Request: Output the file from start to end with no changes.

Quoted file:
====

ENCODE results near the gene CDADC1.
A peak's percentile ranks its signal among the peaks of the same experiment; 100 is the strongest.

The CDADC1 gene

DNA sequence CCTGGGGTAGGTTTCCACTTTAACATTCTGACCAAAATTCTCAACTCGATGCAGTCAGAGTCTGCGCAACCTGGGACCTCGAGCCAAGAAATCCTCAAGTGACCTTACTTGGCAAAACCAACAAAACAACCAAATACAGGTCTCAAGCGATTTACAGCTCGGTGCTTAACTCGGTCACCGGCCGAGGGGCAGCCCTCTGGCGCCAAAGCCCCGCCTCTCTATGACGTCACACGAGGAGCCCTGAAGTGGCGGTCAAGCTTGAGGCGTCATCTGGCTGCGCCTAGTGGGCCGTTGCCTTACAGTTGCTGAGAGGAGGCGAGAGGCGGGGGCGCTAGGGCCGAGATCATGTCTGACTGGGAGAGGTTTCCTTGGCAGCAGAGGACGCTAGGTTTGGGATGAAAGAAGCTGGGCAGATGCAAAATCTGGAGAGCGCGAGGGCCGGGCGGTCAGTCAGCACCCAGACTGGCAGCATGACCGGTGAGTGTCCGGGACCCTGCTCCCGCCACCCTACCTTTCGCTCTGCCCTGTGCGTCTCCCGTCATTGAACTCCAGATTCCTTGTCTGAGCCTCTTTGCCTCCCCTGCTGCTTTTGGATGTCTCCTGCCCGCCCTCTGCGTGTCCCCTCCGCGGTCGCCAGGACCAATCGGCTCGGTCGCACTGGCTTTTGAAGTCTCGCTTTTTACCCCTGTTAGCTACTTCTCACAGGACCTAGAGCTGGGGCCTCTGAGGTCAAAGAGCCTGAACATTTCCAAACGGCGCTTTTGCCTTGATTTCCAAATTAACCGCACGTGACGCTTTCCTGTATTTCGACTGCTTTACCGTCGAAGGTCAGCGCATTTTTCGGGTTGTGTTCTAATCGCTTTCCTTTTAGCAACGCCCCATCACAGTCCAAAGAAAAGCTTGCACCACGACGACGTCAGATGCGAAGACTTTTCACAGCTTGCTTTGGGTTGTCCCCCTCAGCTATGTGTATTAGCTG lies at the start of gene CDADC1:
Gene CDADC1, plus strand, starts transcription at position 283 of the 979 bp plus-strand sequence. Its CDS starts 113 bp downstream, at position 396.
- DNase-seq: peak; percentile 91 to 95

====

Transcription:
ENCODE results near the gene CDADC1.
A peak's percentile ranks its signal among the peaks of the same experiment; 100 is the strongest.

The CDADC1 gene

DNA sequence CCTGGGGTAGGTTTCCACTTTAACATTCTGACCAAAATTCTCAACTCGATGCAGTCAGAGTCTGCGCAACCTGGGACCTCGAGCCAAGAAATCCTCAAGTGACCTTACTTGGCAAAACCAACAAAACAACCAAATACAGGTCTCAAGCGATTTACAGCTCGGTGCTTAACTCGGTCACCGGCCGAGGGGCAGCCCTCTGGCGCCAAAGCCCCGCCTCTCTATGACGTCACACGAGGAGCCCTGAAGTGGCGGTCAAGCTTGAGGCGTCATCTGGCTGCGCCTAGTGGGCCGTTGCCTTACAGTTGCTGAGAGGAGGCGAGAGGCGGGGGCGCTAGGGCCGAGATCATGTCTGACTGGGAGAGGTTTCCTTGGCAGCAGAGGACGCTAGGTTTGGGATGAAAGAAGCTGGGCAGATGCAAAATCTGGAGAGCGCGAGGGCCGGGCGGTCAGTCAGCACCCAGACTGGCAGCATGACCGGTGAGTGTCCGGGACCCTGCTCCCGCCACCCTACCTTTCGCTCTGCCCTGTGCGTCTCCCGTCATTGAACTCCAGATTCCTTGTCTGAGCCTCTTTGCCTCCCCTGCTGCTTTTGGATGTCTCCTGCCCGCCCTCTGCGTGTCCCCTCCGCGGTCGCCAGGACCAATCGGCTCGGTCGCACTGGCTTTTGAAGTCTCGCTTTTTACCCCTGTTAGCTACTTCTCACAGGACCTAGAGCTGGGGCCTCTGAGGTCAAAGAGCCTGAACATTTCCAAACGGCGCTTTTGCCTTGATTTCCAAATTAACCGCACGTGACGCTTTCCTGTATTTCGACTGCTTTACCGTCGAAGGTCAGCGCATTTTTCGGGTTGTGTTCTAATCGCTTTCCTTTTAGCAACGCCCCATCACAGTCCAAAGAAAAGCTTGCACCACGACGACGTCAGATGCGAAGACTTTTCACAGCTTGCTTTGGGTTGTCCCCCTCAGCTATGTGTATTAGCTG lies at the start of gene CDADC1:
Gene CDADC1, plus strand, starts transcription at position 283 of the 979 bp plus-strand sequence. Its CDS starts 113 bp downstream, at position 396.
- DNase-seq: peak; percentile 91 to 95